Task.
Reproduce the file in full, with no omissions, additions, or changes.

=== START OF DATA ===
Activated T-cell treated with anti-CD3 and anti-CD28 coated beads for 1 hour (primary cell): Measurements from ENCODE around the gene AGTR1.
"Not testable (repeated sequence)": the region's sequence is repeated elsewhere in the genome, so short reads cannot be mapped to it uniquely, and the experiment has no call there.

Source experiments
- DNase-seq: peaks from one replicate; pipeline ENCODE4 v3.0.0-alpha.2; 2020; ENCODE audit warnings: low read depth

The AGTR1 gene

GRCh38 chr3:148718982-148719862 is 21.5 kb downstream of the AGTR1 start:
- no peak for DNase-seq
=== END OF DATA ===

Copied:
Activated T-cell treated with anti-CD3 and anti-CD28 coated beads for 1 hour (primary cell): Measurements from ENCODE around the gene AGTR1.
"Not testable (repeated sequence)": the region's sequence is repeated elsewhere in the genome, so short reads cannot be mapped to it uniquely, and the experiment has no call there.

Source experiments
- DNase-seq: peaks from one replicate; pipeline ENCODE4 v3.0.0-alpha.2; 2020; ENCODE audit warnings: low read depth

The AGTR1 gene

GRCh38 chr3:148718982-148719862 is 21.5 kb downstream of the AGTR1 start:
- no peak for DNase-seq